Preludium for studies of neurons


Congratulations to Ewa who got a Preludium grant in the last round to study “Genesis of dendritic spine head protrusion (SHP) formation”. In the project Ewa will be studying the influence of glutamate on the formation of spine head protrusions using a novel noninvasive electrochemical glutamate biosensor and fluorescent confocal microscopy methods. The study of SHPs will be done at the Nencki Institute for Experimental Biology, which is also the institute where the project is formally located. In our lab she will develop a biosensor for measuring glutamate levels locally in neurocell cultures.

Figure 1) Different morphologies of dendritic spines.

The popular science version of the project can be read below.

Genesis of dendritic spine head protrusion (SHP) formation

One of the most important functions of the nervous system is the ability to receive, process and store information provided from the external environment. Communication of nerve cells is possible thanks to specialized connections called synapses. Synaptic plasticity underlies the brains ability to learn and remember, and is understood as the ability of nerve cells to modify the strength of synaptic connections. Most excitatory synapses in the mammalian brain are located on the dendritic spines, which are their postsynaptic part. In the structure of dendritic spines we can distinguish head and neck which binds the head with the surface of dendrites. The shape and number of dendritic spines reflects the strength of synaptic connections. One of the morphological forms of dendritic spines is the filopodium on the top of the spine head, so-called spine head protrusion (SHP) (Figure 1.). Our research shows that SHP occurs as a result of neuronal stimulation and that SHP is capable of creating new synaptic connections, independently of those already existing on a given dendritic spine. The role of SHPs in synaptic plasticity and the mechanisms regulating their formation have not been unambiguously described so far. However, it is speculated that glutamate, main excitatory neurotransmitter in the brain, may play a crucial role in their formation processes.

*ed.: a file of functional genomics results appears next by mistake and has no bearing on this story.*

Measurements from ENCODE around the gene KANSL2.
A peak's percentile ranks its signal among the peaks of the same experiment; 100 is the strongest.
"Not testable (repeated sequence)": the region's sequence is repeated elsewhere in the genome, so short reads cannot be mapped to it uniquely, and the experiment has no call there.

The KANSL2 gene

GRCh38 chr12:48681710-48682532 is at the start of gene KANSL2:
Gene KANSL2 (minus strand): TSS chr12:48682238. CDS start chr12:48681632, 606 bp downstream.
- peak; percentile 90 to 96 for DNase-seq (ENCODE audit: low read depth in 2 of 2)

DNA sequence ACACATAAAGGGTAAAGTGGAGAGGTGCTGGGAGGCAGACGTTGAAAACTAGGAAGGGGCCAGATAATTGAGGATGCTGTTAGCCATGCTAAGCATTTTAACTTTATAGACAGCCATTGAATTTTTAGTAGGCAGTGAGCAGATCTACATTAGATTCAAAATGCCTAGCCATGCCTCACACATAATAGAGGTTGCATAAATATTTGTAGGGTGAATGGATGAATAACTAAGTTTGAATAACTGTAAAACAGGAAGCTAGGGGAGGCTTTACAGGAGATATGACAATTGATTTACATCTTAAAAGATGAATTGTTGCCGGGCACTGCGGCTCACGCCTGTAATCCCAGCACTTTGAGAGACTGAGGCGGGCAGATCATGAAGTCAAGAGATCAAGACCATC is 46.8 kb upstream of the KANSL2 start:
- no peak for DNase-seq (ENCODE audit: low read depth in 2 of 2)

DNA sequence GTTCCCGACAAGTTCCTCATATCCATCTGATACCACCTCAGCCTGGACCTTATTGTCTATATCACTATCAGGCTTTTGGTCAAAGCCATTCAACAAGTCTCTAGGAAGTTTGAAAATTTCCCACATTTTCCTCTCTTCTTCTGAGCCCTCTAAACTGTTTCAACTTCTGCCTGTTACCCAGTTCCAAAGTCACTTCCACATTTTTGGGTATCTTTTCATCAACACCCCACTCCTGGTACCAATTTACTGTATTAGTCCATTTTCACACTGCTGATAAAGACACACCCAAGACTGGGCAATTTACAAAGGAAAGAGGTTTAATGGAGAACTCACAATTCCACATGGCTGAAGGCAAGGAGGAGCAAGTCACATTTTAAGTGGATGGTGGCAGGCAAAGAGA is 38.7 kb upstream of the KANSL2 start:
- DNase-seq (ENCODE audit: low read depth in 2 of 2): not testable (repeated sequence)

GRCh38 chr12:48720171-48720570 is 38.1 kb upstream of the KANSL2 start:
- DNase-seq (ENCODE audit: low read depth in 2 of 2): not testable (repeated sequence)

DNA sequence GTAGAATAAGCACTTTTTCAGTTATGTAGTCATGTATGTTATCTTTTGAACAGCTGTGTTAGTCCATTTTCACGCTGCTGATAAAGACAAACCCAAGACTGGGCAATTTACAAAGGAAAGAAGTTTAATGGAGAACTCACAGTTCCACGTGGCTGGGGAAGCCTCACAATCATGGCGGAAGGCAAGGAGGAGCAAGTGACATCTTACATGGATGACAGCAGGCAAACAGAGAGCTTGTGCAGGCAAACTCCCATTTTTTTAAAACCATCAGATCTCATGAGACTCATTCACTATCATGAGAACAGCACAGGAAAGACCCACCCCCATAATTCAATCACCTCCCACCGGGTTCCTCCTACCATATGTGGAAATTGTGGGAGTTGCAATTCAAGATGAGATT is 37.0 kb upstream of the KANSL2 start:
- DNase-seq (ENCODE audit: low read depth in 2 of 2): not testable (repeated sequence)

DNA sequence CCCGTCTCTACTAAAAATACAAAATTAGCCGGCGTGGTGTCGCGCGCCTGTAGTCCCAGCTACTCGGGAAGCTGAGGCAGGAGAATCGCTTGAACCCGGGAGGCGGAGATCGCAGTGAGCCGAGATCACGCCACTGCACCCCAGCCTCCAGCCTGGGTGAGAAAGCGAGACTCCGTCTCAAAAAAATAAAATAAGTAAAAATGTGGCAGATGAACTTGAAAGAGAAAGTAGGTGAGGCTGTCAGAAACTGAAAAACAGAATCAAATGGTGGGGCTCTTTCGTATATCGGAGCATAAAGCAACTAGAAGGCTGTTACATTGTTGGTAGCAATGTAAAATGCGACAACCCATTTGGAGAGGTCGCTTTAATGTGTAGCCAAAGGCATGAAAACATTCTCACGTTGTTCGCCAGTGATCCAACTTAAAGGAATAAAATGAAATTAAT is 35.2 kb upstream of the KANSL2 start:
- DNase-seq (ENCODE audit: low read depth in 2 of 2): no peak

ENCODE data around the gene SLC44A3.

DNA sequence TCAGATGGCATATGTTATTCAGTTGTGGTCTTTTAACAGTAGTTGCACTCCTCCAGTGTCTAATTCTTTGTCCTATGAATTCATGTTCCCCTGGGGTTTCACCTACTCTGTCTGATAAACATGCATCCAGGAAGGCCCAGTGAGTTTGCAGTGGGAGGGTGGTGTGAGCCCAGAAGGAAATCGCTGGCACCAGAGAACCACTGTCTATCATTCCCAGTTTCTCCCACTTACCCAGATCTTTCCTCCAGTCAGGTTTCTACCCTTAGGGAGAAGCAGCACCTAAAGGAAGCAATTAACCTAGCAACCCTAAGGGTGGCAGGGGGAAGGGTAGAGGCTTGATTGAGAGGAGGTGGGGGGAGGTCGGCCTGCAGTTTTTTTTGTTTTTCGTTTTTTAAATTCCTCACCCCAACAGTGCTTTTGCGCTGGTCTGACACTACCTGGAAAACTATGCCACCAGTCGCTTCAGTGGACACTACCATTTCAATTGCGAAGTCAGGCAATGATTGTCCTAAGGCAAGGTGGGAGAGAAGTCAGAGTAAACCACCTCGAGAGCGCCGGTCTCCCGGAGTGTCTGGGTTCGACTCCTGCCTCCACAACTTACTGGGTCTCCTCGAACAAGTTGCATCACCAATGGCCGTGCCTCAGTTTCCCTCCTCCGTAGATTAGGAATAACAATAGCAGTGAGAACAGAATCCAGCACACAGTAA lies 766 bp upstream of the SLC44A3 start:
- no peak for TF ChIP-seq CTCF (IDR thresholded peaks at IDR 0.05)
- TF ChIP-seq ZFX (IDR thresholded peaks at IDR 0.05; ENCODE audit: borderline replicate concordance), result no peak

In our project, we will determine the genesis of SHP formation in relation to glutamate concentration. For this means we will develop a electrochemical tool enabling detection of local, extracellular glutamate concentration in primary neuronal cultures. Electrochemical methods allow to obtain real-time information, often with high spatial and temporal resolution and can serve as an excellent supplement to the traditional optical analysis used for in vitro studies. In our project, we would like to develop electrophysiologically non-invasive glutamate biosensor for short-term glutamate measurements. The proposed system will allow spatial positioning of the biosensor probe under live-cell imaging confocal microscopy conditions simultaneously enabling observation of structural changes in dendritic spines, including SHP formation and quantification of glutamate.

Glutamate plays a key role in synaptic plasticity. Depending on the concentration, it may regulate both physiological and pathological processes (learning and memory, neurodegeneration). The minimally invasive method developed by us gives the opportunity to accurately determine glutamate concentrations within individual synapses in neuronal cultures in vitro, thus being an excellent tool for testing synaptic plasticity. The unique properties of the solution proposed by us will allow to determine the genesis of SHP, which will directly contribute to a better understanding of the mechanisms responsible for the creation of new synaptic connections underlying the proper functioning of the nervous system.

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